Each year, each mining company produces an Annual Report. Ignore the color pictures of locals, women geologists, heart-rending schools & hospitals built with mining profits, and go instead to the sections headed RISKS.
Not all Annual Reports have such a section, but those that do tell us a lot. I predict that a section on risks faced by the company will soon enough become a standard section. The logic of full-disclosure and law-suite avoidance makes it inevitable.
Here are some of the common risks listed in the 2011 Annual Reports of a few of the majors, such as BHP, Rio Tinto, Vale, Barrack, Potash Corporation, and Anglo American:
- Market demand fluctuations, including a significant change in the demand for, price of, and profit from mining the commodities they focus on.
- Currency fluctuations between the countries of mining and profit accounting.
- Availability of skilled staff and the ability to bring projects on line, on budget, on schedule, and in compliance with local laws, environmental demands, and social pressures.
- Climate change—not bigger floods, greater drought, more heat, and so on, but the possibility (indeed likelihood) of taxes on carbon generation.
- Opposition by locals. See Conga Mine, Pebble, Pascua Lama, Rosemont Copper. It matters not where or by whom, or of what country, or what religion (although the Catholic countries appear to be the worst.) Also beware of rich, old people who oppose disturbance of their retirement and recreational places (e.g., Rosemont and Pebble.)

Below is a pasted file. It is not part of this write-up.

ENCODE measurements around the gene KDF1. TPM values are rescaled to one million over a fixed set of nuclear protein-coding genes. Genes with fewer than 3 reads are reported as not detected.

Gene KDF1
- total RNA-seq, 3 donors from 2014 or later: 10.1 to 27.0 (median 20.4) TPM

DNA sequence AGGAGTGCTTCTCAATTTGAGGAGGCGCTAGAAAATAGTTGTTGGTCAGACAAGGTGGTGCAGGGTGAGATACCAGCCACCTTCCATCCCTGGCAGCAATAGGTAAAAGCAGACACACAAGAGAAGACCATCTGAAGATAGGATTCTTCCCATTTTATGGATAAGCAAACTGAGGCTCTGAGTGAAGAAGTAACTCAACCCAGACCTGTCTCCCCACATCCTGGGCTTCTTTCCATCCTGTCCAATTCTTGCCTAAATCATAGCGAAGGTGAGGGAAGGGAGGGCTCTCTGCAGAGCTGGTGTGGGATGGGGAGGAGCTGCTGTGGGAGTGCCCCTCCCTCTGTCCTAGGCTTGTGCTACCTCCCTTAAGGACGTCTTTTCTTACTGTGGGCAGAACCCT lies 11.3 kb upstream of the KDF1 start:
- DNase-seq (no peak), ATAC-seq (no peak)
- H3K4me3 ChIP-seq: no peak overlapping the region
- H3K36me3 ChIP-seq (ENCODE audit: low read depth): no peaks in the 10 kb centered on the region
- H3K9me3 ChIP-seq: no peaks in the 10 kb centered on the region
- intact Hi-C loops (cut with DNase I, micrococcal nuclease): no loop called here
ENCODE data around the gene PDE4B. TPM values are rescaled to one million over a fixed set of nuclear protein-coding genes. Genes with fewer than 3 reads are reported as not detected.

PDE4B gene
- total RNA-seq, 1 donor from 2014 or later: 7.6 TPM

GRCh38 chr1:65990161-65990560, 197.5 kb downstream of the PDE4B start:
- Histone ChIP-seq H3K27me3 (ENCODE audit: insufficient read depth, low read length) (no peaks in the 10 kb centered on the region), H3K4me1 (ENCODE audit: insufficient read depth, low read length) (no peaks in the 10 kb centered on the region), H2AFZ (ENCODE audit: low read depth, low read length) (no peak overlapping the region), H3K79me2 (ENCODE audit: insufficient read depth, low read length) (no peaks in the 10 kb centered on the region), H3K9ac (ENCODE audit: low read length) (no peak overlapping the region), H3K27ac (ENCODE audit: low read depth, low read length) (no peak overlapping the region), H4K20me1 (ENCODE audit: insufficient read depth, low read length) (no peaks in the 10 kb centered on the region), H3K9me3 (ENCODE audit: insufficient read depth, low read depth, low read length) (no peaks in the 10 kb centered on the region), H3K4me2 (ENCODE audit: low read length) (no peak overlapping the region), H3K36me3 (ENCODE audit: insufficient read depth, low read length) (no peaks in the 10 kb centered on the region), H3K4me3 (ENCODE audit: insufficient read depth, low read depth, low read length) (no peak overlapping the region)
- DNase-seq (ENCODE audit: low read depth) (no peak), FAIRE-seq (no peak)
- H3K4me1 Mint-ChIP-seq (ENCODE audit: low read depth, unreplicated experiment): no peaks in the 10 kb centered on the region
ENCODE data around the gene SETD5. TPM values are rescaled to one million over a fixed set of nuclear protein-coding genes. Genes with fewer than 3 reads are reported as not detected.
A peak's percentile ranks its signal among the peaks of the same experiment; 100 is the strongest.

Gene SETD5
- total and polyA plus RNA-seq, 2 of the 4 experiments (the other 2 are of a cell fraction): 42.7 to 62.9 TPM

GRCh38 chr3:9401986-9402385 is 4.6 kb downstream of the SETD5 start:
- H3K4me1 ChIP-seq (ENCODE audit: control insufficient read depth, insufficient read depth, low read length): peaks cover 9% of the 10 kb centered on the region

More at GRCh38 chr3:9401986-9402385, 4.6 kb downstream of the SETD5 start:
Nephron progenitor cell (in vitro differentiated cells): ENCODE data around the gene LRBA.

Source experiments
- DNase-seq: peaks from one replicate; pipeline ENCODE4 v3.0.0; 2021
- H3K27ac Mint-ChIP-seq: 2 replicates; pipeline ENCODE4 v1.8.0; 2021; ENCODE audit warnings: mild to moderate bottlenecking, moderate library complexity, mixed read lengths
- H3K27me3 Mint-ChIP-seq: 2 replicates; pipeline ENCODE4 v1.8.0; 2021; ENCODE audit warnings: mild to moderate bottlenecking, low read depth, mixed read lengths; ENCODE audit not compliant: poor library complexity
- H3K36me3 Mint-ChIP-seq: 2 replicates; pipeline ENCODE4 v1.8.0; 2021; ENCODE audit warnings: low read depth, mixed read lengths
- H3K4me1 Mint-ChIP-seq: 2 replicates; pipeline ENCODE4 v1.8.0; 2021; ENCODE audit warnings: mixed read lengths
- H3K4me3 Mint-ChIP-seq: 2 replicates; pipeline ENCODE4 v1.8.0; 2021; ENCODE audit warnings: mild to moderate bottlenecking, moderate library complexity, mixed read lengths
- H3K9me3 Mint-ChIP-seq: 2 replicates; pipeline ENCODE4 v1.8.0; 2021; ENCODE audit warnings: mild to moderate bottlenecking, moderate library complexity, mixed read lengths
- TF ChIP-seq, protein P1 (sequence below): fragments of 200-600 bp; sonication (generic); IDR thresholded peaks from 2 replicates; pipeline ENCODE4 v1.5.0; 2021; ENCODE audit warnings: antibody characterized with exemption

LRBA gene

In summary, I propose these three risk issues that the prudent investor should think about before selecting a major mining company in which to invest:
- Water Availability: Is there water to make mining possible and profitable? Read the stories of mines in Arizona and Northern Chile.
- Water Contamination: Is there water downstream of the mine at risk of being contaminated? Read the stories of Conga and Pebble. Maybe also most new mines in British Columbia.
- Commodity Demand Fluctuations: Decide if the Chinese Supercycle is over or if the demand for commodities by the billions who do not live like we do is still to be met.
I discount the issue of enough skilled staff. I and those of my age could produce more if pressured. Most young folk in consulting are under-pressured and under-producing. There are many civil engineers in America who are under-employed and could be pulled into higher-paid mining jobs. All that is required is effort and persuasion.
The Annual Reports of most mining companies are available through company websites, stock exchange resources, or from the InfoMine Companies site. Get them, read them, evaluate them, and hence decide where to park your investment money. Or maybe just go buy water-front property, as one person knowledgeable of the mining industry has done.
This blog was originally published on I THINK MINING on August 30th 2012 and is re-published here with permission. Mining IQ thanks Jack Caldwell.